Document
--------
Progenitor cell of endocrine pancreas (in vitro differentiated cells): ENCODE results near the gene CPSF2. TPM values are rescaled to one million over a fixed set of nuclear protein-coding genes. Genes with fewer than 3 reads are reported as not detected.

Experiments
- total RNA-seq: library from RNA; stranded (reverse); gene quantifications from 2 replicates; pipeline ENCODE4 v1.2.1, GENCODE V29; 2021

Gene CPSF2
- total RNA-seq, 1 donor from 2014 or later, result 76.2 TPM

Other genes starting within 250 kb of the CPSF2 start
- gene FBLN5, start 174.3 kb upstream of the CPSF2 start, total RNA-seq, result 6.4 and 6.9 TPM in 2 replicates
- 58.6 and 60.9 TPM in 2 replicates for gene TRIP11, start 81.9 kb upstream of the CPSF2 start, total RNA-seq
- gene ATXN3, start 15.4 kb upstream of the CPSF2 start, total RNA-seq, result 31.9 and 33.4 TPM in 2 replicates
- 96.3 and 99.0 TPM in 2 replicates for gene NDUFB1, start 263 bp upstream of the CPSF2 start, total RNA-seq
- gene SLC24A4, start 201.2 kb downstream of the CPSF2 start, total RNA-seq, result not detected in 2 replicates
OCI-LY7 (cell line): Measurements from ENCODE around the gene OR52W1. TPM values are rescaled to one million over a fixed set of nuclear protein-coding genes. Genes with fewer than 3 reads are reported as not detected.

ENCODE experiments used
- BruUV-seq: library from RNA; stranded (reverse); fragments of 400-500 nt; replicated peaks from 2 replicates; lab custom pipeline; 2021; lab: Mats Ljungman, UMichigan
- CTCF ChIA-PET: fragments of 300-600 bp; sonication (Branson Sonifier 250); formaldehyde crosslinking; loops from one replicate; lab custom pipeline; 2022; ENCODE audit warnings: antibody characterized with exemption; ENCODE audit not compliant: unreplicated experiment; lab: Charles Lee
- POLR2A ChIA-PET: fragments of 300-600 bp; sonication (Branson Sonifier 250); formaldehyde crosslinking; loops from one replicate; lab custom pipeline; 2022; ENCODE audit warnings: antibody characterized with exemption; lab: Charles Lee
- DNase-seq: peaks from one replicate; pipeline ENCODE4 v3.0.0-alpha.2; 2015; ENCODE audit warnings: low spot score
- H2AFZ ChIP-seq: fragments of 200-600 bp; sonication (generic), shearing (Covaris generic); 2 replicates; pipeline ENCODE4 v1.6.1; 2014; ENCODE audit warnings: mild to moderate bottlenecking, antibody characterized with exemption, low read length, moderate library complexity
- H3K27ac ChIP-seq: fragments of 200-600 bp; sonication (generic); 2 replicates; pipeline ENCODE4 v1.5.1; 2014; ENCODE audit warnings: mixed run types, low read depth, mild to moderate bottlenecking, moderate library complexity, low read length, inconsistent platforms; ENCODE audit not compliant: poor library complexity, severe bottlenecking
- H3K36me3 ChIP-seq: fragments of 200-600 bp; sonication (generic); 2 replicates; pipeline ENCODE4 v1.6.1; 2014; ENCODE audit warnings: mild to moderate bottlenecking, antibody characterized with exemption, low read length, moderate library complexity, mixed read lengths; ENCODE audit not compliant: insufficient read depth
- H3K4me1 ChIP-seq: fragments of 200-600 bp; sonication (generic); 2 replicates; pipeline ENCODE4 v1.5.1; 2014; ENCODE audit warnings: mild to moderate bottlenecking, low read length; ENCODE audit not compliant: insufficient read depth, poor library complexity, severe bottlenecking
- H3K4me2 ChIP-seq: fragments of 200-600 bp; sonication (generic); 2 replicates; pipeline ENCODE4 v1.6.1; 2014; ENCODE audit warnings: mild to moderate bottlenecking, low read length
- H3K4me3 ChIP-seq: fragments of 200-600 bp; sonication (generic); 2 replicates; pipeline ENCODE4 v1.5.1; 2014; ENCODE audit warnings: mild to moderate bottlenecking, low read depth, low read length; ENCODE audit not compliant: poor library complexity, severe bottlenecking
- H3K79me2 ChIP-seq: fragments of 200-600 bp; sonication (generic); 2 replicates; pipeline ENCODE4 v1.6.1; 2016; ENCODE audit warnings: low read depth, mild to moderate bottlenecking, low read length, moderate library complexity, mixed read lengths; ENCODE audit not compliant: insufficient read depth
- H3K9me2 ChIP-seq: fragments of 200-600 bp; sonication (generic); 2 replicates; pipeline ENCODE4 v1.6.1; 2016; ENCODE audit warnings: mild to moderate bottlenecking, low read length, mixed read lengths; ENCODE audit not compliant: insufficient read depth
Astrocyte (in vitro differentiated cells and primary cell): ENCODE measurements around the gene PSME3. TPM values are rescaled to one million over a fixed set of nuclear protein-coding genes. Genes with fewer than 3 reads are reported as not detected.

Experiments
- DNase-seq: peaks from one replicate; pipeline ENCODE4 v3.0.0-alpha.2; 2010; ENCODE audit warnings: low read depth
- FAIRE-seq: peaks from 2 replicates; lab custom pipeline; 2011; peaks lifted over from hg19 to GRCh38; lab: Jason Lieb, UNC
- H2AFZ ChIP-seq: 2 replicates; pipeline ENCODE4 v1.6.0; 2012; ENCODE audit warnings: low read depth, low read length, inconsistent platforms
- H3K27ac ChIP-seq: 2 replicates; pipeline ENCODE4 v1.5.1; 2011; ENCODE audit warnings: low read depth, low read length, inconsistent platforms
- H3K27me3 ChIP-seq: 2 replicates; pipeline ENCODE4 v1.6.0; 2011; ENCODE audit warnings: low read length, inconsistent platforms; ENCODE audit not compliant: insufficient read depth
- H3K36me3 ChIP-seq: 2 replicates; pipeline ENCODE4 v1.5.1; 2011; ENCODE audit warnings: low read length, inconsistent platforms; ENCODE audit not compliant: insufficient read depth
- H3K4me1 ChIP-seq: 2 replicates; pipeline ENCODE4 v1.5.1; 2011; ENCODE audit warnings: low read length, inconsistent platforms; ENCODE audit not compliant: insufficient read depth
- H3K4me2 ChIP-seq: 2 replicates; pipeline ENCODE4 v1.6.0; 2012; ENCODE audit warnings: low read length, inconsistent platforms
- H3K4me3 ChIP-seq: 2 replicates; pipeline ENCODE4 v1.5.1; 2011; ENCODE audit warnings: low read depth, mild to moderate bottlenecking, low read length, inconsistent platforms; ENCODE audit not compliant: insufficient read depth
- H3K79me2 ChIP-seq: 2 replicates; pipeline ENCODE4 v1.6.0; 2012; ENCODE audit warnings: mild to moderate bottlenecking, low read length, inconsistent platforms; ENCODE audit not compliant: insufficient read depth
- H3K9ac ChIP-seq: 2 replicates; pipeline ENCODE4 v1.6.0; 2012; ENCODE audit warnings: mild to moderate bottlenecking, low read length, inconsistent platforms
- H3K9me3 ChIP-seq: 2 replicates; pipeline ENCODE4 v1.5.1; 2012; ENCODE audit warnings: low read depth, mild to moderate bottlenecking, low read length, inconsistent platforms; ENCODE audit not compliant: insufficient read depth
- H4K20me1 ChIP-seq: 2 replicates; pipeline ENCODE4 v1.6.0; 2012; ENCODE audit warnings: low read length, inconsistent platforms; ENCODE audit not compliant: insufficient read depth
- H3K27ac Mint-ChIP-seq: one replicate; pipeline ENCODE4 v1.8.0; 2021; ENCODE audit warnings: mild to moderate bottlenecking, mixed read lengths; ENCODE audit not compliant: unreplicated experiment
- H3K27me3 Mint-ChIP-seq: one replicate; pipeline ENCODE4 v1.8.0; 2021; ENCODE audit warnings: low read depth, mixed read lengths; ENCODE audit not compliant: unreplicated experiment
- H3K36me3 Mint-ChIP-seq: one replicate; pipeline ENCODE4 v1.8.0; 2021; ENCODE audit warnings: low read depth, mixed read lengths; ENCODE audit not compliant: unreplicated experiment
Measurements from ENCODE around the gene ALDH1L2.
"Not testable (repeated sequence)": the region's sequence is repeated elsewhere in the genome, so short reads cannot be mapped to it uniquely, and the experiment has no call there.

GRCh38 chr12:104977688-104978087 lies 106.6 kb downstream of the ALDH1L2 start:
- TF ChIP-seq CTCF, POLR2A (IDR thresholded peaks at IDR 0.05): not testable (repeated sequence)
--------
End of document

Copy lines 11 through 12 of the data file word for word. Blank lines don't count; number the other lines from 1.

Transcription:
- gene SLC24A4, start 201.2 kb downstream of the CPSF2 start, total RNA-seq, result not detected in 2 replicates
OCI-LY7 (cell line): Measurements from ENCODE around the gene OR52W1. TPM values are rescaled to one million over a fixed set of nuclear protein-coding genes. Genes with fewer than 3 reads are reported as not detected.